Music » Music Features

Sound Advice

The Flyer's music writers tell you where you can go.


In the 1950s, confirmed surf-brat Dick Dale and his band the Del-Tones pioneered a brand-new rock-and-roll sound. It was hard, fast, and drenched in reverb, featuring hot horn sections, flamenco-style guitar licks, and big Gene Krupainspired percussion. It was tribal, but modern, and quite unlike anything anyone had ever heard before. The sound came to be known as surf rock, and Dick Dale was the inventor and unquestioned king of the surf guitar. Known for beating his guitars to death, Dale was tapped by Leo Fender to test a new guitar he had been working on called the Fender Stratocaster. The assumption was if this newfangled ax could survive the California wild man, it must be a sturdy guitar. Of course, the now-mythical Stratocaster survived just fine, but Dale's Fender amps weren't so lucky. He blew them up night after night. They would burst into flames, or so legend has it. Dale may have begun his career as a rebel, but the Del-Tones' instrumental style was quickly absorbed into pop culture as the definitive sound of Southern California. He even composed original music for Disneyland's famous Space Mountain roller coaster. Dale's career got a huge boost in the '90s when Quentin Tarantino used Dale's signature tune "Miserlou" as the theme to Pulp Fiction. You can catch the man who started it all on Saturday, November 22nd, at the Hi-Tone CafÇ. Memphis blues rock stars The Porch Ghouls (who will soon be out touring with Aerosmith and Kiss) open the show.

It always sounds trite when you call somebody "an original," but when you're talking about the eclectic Michelle Shocked there just aren't many alternatives. She grew up rootless, a military step-brat from East Texas who, at age 16, fled her oppressively Mormon home. She ran to California where, in the mid-'80s, she took up with the burgeoning hardcore scene and became active in leftist politics. Her music shifted gears from rock to folk, with elements of the blues, traditional country, and Texas swing. Her American breakthrough record, Short Sharp Shocked, was a veritable stew of Shocked's disparate influences. It didn't sound like anything else making the rounds in 1988. Through the years, Shocked has stuck to her guns, fighting the bastards of the recording industry, blending music and politics along the way. Check her out when she plays Newby's on Friday, November 21st. Word has it that her backing/opening band for this tour is a hot, traditional country outfit in the spirit of Webb Pierce. Sounds good to me. -- Chris Davis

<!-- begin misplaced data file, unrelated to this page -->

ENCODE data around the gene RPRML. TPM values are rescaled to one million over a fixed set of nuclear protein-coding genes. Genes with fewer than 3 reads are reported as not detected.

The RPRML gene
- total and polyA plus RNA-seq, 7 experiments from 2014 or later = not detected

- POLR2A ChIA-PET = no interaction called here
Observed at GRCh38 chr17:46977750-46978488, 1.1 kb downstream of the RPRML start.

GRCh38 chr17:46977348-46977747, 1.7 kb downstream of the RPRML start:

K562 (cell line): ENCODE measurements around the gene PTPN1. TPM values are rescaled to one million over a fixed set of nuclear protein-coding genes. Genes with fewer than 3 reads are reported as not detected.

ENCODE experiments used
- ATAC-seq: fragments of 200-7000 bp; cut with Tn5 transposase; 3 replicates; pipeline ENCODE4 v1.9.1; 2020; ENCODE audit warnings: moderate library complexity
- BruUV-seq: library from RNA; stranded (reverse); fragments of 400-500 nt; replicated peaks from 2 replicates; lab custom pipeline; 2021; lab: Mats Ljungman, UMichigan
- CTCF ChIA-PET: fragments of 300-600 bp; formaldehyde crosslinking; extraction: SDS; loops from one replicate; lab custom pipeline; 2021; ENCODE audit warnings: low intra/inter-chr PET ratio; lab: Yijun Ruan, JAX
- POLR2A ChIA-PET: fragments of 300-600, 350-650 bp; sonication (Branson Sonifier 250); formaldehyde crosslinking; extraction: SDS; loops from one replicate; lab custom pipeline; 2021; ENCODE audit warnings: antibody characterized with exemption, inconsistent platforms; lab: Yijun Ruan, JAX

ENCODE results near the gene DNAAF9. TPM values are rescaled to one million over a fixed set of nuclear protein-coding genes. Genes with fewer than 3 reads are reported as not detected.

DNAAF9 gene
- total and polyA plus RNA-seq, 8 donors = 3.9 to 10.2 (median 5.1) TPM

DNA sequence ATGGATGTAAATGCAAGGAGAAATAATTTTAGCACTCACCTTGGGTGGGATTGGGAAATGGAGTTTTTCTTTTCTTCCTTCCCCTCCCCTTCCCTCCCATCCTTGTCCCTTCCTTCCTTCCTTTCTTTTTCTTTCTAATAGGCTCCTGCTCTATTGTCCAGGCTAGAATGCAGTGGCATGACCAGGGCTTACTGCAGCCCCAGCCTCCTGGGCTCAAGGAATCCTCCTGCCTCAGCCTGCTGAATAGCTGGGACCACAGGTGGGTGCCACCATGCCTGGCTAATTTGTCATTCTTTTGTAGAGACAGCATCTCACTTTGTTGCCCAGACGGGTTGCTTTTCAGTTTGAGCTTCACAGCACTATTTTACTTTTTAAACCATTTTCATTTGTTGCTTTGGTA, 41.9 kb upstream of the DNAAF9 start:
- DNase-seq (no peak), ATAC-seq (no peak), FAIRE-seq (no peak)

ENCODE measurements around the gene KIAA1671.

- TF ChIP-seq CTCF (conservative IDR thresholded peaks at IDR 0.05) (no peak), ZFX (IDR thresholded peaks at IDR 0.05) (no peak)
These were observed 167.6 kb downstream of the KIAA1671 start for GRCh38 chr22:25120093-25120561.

No great fan of arena-rock, even when it's good, I wouldn't cross the street to see Matchbox Twenty, who seem to be this generation's Journey --middle-of-the-road rock that moves units without moving much of anything else. But I know how pop music works well enough to recognize that Rob Thomas is so talented at what he does that he'll still be afflicting us decades down the road. So, if you happen to be heading down to The Pyramid Sunday, November 23rd, make sure you show up early to see Thomas & Co.'s opener, East Coast power-poppers Fountains of Wayne, longtime cult-heroes who have finally hit the big time with their smash "Stacy's Mom," an ace single with a sly poignancy that's pretty much ruined by the song's popular but way-too-snarky video. But the band's fine new album, Welcome Interstate Managers, offers a lot more than just "Stacy's Mom," including such sharp character sketches as "Bright Future in Sales," about a young striver going through the motions with a Whiskey Sour crutch, and "Hackensack," a sad, beautiful little lament from a hometown boy pining for a childhood crush who made it big. I wish they were headlining their own show at someplace like the New Daisy or the Lounge, but you take what you can get.

Elsewhere in town this week, Commercial Appeal music writer Bill Ellis, under his William Lee Ellis guise, will be joined by his CA predecessor, Larry Nager, at Otherlands Coffee Bar Saturday, November 22nd, for a record-release party for Ellis' latest collection of blues/folk/roots music, Conqueroo, released earlier this year on the locally connected Yellow Dog label. The show is a make-up date for an earlier show that got canceled after July's windstorm.

Also, local label/collective Makeshift Music will sponsor a showcase at Young Avenue Deli Wednesday, November 26th, in advance of the label's third sampler CD, which will be released later this month. Appearing at Wednesday's show are Cory Branan, Blair Combest, and The Glass.

--Chris Herrington

Add a comment